I would like to see the fight for Navalny's freedom include the impeachment of Lukashenka.
I am grateful that at least in this way, through his fate, the public begins to discuss issues that matter to us, the Belarusians. I have already expressed my opinion regarding Navalny as a politician. I am not going to repeat it. It is now, as they say, irrelevant.
I have repeatedly stated that anyone behind bars because of activities against the dictatorship is a political prisoner. I will insist on such formal recognition. I don't care what international and human rights defenders think about it.
I have noticed that human rights defenders have become a separate category that seems to have no relation to what happens in different human rights flashpoints. We, they say, dispassionately document violations. We have international criteria used to rank prisoners of conscience and political prisoners. As if it's a promotion and a cash prize, not torture in prison.
I imagine the Moscow Helsinki Group, being guided by "international criteria", depriving General Pyotr Grigorenko of the status of a prisoner of conscience because he belongs to the military class, which, by definition, relates to violence.
Is it absurd? Alas, it is not. It is what we are heading to under the leadership of Amnesty International.
Several years ago, I broke all ties with them because of their despicable position regarding the status of political prisoners. It's noteworthy that it refers to the headquarters of Amnesty in London and its staff, which determines the policy of the organization. It has nothing to do with Amnesty's local offices in various countries. I was impressed by them and their activities.
Why did I stop communications? I faced a lack of understanding of the importance of supporting the freedom fighters who have been imprisoned and a Soviet approach to these issues.
In 2009, I discussed the case of Mikalai Autukhovich with the clerks from Amnesty and realized how bureaucratic and politicized the organization had become. It turned from a human rights organization into a platform protecting the interests of bureaucrats and lobbyists. One could tell them to go to hell and ignore them. However, they are the ones who can recognize a prisoner as a "political".
We managed to achieve the recognition of Mikalai Autukhovich as a political prisoner only after the trial. It became clear that the case against him had been fabricated. The struggle for Mikalai was a challenge as all our human rights defenders did not dare to even say a word against Amnesty and fully complied with their instructions.
Mikalai is in prison again on trumped-up severe articles. There is no chance to recognize him as a prisoner of conscience. It's the decision of Amnesty International.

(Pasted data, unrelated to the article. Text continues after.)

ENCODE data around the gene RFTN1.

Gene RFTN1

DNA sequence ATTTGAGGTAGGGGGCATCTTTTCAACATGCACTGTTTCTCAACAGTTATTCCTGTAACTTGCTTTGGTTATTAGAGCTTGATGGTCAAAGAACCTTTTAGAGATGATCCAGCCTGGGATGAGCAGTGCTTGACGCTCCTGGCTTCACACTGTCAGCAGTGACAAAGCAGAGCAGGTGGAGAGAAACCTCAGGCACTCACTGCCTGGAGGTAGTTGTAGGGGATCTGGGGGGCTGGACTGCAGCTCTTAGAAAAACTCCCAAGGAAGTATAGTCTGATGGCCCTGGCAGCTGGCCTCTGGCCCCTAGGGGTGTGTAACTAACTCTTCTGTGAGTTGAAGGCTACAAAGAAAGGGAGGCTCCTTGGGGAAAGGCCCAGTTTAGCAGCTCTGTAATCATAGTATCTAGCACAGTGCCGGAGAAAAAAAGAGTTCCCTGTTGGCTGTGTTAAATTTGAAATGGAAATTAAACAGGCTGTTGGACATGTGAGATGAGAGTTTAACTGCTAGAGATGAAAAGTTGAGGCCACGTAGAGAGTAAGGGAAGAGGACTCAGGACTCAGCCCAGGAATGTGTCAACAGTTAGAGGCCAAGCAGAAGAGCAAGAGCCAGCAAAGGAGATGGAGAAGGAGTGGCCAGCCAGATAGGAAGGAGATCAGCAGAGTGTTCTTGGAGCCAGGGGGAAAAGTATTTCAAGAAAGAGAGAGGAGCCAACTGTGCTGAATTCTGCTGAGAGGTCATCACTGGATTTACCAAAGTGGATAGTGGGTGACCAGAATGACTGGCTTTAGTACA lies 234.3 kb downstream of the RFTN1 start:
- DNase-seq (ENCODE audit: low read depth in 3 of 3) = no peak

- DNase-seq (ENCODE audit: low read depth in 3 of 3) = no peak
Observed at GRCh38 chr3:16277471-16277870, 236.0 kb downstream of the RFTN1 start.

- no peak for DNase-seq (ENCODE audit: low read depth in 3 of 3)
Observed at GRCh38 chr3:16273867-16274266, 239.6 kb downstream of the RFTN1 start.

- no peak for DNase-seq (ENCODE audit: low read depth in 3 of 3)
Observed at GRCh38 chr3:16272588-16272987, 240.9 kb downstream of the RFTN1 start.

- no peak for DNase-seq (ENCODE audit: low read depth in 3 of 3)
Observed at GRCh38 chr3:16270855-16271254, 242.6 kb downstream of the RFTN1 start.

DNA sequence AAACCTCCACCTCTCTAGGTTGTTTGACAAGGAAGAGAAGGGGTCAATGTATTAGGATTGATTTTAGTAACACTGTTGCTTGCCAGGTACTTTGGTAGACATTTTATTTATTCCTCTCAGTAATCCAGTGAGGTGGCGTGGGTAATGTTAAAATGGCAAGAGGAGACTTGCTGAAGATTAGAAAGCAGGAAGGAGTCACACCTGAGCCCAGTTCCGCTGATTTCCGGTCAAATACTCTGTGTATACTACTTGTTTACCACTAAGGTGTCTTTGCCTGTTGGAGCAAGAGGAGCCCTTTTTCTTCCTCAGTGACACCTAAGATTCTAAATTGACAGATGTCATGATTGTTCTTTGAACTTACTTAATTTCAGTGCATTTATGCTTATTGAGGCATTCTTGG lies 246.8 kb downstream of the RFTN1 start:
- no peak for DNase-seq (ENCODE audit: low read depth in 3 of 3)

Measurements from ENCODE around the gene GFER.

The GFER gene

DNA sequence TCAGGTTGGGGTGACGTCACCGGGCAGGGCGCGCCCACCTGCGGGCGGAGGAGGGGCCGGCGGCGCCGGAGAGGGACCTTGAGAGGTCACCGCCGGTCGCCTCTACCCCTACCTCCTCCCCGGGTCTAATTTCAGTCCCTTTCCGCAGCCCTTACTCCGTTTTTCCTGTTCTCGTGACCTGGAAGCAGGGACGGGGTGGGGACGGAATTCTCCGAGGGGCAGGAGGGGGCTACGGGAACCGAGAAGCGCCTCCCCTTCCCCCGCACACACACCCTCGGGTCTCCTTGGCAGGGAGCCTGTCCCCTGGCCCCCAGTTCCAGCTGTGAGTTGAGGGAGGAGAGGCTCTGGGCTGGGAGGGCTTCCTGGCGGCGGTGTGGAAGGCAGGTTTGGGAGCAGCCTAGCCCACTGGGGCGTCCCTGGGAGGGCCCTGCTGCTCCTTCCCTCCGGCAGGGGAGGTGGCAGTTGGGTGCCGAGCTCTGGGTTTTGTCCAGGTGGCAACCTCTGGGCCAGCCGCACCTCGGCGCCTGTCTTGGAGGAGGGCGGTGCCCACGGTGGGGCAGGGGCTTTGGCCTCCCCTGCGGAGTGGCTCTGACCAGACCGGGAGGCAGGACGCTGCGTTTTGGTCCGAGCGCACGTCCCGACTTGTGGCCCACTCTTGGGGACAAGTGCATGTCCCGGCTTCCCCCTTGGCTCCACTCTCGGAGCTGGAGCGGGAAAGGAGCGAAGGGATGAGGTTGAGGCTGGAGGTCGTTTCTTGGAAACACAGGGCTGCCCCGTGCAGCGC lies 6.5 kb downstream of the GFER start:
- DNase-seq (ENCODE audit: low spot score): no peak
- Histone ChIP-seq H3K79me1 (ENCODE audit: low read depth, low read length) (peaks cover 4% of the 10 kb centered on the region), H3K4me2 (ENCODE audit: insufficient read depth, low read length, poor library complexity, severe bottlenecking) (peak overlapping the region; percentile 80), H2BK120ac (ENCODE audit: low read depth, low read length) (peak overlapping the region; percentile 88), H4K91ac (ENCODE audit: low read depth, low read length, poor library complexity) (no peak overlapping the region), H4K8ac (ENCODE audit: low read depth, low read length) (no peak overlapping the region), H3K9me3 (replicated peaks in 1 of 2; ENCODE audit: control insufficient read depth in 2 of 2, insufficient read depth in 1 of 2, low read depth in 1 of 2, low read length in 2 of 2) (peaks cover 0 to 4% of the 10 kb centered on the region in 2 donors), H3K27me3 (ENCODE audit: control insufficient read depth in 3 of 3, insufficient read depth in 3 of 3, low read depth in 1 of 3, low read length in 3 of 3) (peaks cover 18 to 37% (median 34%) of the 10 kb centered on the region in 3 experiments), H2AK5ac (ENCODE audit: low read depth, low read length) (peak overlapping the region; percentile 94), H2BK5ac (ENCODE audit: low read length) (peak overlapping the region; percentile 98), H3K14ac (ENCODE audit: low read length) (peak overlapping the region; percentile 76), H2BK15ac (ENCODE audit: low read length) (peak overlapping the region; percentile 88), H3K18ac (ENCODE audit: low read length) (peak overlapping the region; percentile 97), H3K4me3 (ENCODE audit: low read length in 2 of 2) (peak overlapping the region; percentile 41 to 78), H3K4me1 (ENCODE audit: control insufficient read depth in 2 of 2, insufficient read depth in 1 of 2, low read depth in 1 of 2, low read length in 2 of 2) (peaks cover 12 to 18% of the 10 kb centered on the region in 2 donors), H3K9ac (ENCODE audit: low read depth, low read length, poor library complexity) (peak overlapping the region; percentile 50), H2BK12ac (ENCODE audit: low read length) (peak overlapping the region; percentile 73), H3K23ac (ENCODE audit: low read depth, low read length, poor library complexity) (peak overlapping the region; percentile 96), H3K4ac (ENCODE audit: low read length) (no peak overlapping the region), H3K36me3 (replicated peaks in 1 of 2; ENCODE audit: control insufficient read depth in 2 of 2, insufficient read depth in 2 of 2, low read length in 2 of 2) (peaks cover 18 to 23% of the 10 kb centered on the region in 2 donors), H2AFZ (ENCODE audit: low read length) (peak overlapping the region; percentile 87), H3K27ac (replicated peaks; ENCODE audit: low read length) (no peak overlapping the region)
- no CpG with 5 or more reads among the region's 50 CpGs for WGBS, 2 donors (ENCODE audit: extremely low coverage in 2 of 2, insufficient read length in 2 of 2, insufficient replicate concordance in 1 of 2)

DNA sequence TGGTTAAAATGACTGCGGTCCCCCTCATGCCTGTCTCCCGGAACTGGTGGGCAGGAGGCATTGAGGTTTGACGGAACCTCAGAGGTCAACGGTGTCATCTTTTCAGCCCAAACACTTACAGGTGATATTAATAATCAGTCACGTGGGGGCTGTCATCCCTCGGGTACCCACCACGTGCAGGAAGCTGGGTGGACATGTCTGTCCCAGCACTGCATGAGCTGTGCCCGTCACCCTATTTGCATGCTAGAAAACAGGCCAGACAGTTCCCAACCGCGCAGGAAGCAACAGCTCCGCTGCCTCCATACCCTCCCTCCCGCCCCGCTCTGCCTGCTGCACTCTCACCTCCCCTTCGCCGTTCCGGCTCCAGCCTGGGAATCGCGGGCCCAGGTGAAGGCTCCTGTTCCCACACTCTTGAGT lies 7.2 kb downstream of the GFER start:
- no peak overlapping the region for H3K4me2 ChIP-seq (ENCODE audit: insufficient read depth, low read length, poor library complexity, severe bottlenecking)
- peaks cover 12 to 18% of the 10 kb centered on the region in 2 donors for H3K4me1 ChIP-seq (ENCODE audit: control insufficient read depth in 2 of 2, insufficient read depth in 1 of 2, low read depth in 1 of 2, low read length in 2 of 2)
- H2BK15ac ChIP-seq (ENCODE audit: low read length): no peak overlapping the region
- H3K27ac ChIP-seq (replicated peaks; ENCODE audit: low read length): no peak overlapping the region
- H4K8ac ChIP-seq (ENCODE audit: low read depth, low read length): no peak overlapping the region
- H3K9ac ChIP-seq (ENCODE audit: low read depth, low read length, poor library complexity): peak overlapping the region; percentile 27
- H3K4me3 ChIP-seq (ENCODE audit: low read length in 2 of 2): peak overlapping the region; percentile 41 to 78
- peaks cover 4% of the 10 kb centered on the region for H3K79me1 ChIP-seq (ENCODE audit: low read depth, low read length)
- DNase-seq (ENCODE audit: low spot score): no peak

Ihar Alinevich has no such chances either.
They do not rush to recognize the mother of two children, Palina Sharenda-Panasyuk, as a political prisoner. No, she has not yet been accused of terrorism. However, the authorities threw information that she had hurt a policeman. If it is true, then it's just a song: it turns out the human rights defenders take the side of the chastener who raised a hand to the woman because she dared to defend herself.
Let us get back to Navalny. I managed to get one thing from Amnesty. It argued for a long time but agreed. I asked them not to publicly report that they decided not to recognize a person as a political prisoner after the case consideration. This rule still applies to Belarus and I hope it will not be cancelled.
Sometimes announcing the non-recognition of a prisoner as a political one can be a verdict for a person in prison. It is the command for the chasteners to attack.
I hope that this cowardly decision by Amnesty will not harm Navalny in the way it did to lesser-known political prisoners.
For my part, I promise to call Alexey Navalny a political prisoner everywhere and demand his release.
I would like our real friends in Russia, especially those who have political weight and international connections, to learn the names of freedom fighters in Belarus, both those who have no chance to be recognized as political prisoners and other prisoners of conscience, and seek their release.
It would be great if the fight for Navalny's freedom could also include the return of Crimea to Ukraine, Russia's withdrawal from Donbas, and Lukashenka's removal from power.
In general, as always:
For your and our freedom!
Andrei Sannikov, Facebook